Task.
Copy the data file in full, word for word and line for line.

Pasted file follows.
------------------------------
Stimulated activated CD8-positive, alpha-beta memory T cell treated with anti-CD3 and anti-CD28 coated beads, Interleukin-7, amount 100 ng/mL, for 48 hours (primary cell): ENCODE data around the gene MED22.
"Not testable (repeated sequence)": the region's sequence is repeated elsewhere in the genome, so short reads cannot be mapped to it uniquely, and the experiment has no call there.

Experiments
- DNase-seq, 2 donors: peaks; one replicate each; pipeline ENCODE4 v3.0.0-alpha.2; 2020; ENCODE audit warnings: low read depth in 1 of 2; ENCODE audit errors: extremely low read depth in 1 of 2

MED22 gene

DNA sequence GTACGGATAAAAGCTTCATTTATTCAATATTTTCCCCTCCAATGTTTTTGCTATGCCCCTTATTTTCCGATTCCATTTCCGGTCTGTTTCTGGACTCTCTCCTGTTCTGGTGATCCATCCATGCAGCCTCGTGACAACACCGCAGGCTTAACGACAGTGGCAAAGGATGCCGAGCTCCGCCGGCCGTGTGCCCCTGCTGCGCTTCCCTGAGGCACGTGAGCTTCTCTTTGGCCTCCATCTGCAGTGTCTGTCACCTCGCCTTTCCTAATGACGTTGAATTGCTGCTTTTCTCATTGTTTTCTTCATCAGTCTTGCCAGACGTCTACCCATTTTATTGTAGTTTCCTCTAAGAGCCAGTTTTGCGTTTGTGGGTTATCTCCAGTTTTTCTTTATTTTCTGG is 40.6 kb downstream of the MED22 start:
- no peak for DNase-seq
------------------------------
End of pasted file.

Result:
Stimulated activated CD8-positive, alpha-beta memory T cell treated with anti-CD3 and anti-CD28 coated beads, Interleukin-7, amount 100 ng/mL, for 48 hours (primary cell): ENCODE data around the gene MED22.
"Not testable (repeated sequence)": the region's sequence is repeated elsewhere in the genome, so short reads cannot be mapped to it uniquely, and the experiment has no call there.

Experiments
- DNase-seq, 2 donors: peaks; one replicate each; pipeline ENCODE4 v3.0.0-alpha.2; 2020; ENCODE audit warnings: low read depth in 1 of 2; ENCODE audit errors: extremely low read depth in 1 of 2

MED22 gene

DNA sequence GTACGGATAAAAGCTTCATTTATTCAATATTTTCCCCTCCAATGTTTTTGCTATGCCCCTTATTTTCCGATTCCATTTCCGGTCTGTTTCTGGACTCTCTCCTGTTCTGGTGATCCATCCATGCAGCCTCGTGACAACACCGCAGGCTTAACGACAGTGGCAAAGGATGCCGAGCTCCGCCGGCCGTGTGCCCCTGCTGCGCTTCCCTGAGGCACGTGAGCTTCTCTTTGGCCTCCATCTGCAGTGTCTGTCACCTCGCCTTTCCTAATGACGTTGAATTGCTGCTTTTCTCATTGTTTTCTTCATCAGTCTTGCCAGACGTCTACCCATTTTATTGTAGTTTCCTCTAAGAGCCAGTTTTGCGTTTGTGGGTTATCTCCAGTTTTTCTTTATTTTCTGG is 40.6 kb downstream of the MED22 start:
- no peak for DNase-seq